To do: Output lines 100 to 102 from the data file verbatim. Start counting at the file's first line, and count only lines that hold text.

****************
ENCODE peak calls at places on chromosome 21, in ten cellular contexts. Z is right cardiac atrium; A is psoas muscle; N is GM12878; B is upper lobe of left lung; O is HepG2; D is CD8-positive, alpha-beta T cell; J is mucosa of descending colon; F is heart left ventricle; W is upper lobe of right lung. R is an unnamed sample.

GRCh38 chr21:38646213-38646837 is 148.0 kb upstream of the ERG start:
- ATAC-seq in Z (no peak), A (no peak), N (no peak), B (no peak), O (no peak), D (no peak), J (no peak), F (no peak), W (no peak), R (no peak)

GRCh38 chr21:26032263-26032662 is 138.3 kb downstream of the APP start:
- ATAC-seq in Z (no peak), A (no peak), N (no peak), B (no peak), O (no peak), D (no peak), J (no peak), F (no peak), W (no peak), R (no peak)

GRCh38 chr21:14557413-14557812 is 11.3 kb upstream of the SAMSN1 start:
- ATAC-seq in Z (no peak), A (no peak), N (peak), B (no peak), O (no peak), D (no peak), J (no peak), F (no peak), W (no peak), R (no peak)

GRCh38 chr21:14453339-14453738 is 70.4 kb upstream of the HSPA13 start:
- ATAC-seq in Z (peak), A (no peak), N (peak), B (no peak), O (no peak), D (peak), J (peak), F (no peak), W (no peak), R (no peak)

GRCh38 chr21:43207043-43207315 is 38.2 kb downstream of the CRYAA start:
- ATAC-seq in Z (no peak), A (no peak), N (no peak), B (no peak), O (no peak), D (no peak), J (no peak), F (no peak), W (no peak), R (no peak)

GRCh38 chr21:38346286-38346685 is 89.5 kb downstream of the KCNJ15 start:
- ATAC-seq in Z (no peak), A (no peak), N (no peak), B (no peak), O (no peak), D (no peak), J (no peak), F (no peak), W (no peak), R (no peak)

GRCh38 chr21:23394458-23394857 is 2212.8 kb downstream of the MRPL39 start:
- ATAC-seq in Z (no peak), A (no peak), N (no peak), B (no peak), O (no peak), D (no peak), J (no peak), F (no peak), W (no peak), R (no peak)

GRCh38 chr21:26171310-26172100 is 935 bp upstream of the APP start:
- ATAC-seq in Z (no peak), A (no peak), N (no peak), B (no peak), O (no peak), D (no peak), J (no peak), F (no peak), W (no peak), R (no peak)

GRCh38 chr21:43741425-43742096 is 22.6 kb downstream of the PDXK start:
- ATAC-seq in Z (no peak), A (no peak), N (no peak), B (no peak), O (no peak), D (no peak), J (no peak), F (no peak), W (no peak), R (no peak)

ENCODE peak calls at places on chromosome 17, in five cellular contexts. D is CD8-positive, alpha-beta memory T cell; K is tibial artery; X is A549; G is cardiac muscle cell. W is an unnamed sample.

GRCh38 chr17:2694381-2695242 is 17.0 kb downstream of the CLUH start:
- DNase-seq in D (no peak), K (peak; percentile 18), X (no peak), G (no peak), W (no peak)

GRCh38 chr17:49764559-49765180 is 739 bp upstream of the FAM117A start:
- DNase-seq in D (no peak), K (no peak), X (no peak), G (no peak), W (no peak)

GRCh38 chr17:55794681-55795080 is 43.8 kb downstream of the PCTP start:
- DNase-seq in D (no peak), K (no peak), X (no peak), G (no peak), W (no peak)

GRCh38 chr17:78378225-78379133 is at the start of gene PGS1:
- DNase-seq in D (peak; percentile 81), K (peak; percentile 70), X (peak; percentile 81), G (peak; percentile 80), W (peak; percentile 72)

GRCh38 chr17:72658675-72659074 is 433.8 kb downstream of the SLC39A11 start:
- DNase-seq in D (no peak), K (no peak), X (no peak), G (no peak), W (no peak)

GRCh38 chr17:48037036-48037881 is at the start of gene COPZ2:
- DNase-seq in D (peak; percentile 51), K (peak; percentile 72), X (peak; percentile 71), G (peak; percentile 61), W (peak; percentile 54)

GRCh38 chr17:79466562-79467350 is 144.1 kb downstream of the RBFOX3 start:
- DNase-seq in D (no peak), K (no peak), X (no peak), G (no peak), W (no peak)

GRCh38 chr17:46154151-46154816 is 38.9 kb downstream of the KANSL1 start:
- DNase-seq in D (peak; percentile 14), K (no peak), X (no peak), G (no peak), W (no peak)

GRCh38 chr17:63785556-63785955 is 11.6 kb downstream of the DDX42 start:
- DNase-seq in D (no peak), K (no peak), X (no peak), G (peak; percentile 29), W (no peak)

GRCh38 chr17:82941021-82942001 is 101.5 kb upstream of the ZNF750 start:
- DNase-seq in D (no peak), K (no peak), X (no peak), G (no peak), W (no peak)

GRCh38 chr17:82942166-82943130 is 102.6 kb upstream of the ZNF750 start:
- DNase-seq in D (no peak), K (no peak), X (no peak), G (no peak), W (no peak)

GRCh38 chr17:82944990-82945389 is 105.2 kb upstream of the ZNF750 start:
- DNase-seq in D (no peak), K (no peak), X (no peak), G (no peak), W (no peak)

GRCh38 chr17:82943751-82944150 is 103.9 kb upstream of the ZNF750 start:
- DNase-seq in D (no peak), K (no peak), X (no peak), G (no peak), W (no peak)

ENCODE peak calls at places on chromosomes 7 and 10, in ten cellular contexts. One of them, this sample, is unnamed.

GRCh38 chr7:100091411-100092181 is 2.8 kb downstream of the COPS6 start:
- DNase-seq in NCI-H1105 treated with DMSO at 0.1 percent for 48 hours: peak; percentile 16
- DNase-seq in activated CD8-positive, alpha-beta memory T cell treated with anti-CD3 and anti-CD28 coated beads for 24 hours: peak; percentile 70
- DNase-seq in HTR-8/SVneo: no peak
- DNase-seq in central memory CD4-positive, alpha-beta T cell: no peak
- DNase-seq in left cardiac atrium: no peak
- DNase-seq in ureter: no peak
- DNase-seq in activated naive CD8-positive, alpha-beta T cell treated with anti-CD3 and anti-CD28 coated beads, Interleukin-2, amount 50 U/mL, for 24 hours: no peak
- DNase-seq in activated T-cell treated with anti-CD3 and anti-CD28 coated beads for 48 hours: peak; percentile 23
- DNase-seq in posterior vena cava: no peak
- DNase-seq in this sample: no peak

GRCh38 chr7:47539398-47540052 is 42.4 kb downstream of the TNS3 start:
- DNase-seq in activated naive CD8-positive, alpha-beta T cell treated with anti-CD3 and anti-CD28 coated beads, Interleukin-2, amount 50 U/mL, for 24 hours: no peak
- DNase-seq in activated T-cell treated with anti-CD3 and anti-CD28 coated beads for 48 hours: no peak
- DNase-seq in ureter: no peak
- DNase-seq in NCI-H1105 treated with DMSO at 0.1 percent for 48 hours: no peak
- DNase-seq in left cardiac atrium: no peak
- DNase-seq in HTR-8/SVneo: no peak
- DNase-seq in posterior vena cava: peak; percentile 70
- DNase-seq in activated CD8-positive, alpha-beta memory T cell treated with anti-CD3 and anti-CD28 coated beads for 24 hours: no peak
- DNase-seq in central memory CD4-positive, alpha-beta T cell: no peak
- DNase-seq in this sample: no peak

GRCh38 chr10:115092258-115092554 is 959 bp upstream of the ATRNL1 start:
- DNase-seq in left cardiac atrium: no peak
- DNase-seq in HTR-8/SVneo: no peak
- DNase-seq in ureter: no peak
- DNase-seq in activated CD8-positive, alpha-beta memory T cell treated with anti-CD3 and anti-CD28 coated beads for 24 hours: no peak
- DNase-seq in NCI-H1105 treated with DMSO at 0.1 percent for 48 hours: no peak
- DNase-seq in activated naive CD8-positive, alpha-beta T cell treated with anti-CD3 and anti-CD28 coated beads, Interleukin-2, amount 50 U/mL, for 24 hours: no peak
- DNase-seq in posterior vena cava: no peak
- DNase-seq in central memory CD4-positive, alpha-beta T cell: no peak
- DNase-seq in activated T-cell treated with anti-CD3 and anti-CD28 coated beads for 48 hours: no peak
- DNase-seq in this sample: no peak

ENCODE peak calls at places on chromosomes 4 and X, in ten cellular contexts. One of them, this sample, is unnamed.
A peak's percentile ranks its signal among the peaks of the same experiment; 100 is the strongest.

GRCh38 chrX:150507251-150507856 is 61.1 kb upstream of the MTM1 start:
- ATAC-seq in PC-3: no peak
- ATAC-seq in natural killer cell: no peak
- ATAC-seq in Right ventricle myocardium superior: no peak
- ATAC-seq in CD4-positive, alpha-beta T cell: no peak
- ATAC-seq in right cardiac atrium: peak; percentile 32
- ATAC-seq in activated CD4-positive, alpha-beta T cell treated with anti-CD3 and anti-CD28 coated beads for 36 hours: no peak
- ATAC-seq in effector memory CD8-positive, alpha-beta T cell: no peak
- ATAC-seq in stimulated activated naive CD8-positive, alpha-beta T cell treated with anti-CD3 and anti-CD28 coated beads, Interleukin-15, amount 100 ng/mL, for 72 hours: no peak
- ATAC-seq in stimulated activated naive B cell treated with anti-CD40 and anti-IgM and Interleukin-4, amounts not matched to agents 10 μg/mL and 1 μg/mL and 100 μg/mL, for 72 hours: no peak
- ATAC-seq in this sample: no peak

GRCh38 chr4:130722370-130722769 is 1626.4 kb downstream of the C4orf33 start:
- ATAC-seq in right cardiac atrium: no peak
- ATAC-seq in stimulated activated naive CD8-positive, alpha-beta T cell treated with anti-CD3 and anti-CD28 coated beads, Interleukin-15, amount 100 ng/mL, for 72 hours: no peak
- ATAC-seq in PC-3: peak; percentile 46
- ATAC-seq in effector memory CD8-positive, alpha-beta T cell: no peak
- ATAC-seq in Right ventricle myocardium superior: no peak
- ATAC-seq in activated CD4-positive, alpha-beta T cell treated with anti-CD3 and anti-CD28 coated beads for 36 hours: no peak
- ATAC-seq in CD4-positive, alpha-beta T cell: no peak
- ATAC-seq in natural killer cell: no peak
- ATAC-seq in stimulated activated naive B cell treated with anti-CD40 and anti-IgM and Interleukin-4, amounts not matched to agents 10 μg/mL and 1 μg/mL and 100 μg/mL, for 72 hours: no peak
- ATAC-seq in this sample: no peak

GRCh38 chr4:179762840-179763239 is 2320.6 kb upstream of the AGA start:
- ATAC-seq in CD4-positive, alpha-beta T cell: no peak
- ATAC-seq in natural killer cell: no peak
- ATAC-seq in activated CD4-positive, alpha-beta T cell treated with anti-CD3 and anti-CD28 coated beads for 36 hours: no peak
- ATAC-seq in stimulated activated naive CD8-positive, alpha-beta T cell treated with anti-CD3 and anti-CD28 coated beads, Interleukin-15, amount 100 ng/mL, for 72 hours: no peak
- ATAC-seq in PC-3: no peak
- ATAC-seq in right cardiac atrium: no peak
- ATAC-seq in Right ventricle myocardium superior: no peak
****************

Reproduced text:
- ATAC-seq in activated CD4-positive, alpha-beta T cell treated with anti-CD3 and anti-CD28 coated beads for 36 hours: no peak
- ATAC-seq in CD4-positive, alpha-beta T cell: no peak
- ATAC-seq in natural killer cell: no peak